Climate comparison



All information: Australia
All information: Brazil
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Climate zoneTropics to Temperate zoneTropics to Subtropics
Latitudes10° 35' S to 43° 2' S2° 49' N to 33° 41' S
Distance to equator1,200 - 4,800 km0 - 3,800 km
Annual valuesAustraliaBrazil
Ø Daytime maximum temperature24.30 °C30.70 °C
Ø Daily low temperature12.60 °C20.90 °C
Ø Water temperature26.30 °C25.60 °C
Ø Humidity64 %78 %
Precipitation672 mm1,497 mm
Rain days70.8 days105.6 days
Hours of sunshine2,884 hrs.2,409 hrs.

Colors of the following climate diagrams:

Daily maximum temperatures

The highest daytime temperatures in Australia are reached in January with an average of 30.3 °C. The coldest month, on the other hand, is July, with an average of just 17.8 °C. In Brazil, October is the warmest month, with 31.8 °C. There, it is coolest in June with an average of 28.8 °C.

Night time lows

At night, it cools down to varying degrees depending on the country and altitude. In Australia, temperatures drop as low as 7.0 °C in July. The warmest nights are in January at 18.2 °C. In Brazil, it is coolest at night in July at 18.2 °C and warmest in January at 22.4 °C. This corresponds to a cooling of 10.3 to 12.7 °C in Australia and 9.1 to 11.2 °C in Brazil.

Water temperatures


The humidity of the air depends to a large extent on the air temperature. The warmer the air, the more water it can absorb. At a temperature of 25°C it is 23 grams per cubic meter, at 30 degrees it is already 26 grams. Therefore, the air humidity is given as a relative value to the temperature-dependent maximum amount. It becomes unpleasant when high humidity is combined with high temperatures.


Humidex is an approximate, sensed temperature calculated on the basis of air temperature, dew point and humidity. It was developed in 1965 by the Canadian meteorologists J. M. Masterton and F. A. Richardson. Since the wind speed is ignored here, it is not very meaningful in areas below approx. 15°C. Above that, it is more reliable, since at higher temperatures humidity plays a greater role than wind.

Rain days per month

By definition, a rain day is a day on which at least 0.1 liters of precipitation per m² fall. This corresponds to a 1 square meter puddle in which the water stands 0.1 mm high — insofar as the water does not seep away or evaporate. So it does not have to rain all day long. July brings the most rainy days (6.7) in Australia. With an average of only 5.2 days, April is the friendliest. In Brazil, it rains most often in March with 12.5 days.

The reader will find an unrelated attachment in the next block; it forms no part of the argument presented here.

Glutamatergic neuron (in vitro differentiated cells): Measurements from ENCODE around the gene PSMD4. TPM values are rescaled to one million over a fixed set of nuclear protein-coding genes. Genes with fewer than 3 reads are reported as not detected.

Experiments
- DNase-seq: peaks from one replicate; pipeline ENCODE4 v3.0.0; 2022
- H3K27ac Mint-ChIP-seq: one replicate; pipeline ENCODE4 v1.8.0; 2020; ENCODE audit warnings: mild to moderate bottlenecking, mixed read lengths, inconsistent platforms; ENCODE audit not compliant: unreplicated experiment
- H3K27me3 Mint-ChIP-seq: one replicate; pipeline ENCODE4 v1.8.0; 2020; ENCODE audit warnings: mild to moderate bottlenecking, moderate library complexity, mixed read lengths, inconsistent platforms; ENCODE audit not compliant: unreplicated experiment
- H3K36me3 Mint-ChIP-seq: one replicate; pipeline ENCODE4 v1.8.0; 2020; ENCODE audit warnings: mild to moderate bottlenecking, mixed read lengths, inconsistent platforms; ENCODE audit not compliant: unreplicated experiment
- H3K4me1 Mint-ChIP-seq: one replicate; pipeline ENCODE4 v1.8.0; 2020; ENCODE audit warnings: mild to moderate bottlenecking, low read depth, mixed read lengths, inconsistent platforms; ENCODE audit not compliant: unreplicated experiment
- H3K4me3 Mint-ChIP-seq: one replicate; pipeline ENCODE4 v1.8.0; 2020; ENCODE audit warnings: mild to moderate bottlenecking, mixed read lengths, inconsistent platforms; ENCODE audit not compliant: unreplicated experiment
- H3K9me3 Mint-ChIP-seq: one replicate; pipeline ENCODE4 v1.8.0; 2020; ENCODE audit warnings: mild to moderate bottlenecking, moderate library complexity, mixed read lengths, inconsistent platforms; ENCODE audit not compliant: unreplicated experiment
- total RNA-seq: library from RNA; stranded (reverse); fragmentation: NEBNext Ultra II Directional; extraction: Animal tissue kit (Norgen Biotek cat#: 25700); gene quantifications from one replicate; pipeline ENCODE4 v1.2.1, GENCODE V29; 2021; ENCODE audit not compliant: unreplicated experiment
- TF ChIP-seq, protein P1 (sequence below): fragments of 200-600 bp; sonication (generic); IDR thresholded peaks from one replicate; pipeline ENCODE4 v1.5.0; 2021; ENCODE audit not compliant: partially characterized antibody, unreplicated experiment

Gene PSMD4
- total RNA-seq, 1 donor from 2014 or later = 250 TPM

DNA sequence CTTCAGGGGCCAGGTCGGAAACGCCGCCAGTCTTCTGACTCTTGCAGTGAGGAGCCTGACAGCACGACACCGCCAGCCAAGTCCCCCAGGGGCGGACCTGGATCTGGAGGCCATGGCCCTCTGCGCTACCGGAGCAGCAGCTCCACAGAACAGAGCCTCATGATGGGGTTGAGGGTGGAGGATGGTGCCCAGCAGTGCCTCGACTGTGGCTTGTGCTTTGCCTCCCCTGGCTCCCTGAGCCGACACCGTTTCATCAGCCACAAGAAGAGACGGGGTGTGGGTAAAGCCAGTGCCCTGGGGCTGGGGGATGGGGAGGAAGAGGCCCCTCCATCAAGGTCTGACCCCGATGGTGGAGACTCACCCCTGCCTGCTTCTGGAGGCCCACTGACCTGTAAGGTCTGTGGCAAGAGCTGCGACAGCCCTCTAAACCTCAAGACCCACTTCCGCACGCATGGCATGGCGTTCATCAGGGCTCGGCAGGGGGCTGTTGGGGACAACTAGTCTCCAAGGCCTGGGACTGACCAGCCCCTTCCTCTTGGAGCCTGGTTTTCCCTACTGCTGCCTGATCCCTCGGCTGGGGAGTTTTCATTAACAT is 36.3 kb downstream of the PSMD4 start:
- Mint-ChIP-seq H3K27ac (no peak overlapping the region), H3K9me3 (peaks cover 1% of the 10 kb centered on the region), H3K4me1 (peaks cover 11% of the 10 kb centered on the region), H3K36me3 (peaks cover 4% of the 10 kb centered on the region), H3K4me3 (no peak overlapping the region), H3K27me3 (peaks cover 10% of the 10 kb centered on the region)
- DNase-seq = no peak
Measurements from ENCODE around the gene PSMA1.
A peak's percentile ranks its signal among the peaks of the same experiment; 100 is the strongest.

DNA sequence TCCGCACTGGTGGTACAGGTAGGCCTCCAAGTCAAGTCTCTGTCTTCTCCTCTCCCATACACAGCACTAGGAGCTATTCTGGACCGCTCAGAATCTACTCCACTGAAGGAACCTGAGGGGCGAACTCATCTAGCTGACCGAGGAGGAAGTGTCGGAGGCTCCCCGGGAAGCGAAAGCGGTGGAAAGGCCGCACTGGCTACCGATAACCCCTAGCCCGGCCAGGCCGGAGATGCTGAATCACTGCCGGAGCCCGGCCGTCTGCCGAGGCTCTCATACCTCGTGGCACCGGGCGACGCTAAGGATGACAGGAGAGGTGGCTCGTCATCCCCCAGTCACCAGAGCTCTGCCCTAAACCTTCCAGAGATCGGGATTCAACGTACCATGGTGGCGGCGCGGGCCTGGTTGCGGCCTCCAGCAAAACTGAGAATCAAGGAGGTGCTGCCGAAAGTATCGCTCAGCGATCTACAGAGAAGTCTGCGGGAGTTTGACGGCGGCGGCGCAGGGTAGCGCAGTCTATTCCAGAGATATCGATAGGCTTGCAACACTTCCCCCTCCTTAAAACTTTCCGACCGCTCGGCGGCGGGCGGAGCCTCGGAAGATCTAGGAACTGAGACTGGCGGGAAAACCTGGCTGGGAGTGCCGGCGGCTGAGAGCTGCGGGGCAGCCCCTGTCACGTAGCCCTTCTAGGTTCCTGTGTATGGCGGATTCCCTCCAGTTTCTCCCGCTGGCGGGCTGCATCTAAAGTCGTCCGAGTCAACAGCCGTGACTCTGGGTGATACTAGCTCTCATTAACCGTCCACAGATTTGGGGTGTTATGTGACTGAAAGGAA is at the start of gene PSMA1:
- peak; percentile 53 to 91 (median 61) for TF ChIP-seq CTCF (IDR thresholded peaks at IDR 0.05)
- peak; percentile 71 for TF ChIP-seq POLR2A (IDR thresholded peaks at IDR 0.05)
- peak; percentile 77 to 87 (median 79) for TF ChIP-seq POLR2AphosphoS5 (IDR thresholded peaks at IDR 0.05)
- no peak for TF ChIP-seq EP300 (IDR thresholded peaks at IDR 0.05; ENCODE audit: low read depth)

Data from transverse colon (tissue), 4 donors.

Precipitation amount per day

Depending on the season and the location of a country, the wind brings a varying amount of water with it. As a rule, the water evaporating in the oceans is absorbed and then transported inland. The greatest amount of rain (hail or dew are also forms of precipitation) in Australia occurs in February, when about 3.0 liters per square meter fall per day. In Brazil, the average amount of precipitation ranges from 1.6 liters per day in August to 6.3 in February. However, these are average values. If you consider that there are only 11.6 rainy days in Brazil in February, each of them accounts for about 16.5 liters.

Sunshine hours per day

With 2,884 hours of sunshine per year, Australia is in the lead. The most hours of sunshine (9.1 per day) are in January. Brazil falls into second place with only 2,409 hours. There the sun is visible in March for only 6.0 hours per day, so not hidden behind clouds.

Hours of daylight

The length of a day varies throughout the year and depends on the distance from the equator. In June, the day in Australia is only 10.5 hours long. In December, on the other hand, it is 13.8 hours. In Brazil, it is 11.3 hours in June and 13.1 in December.
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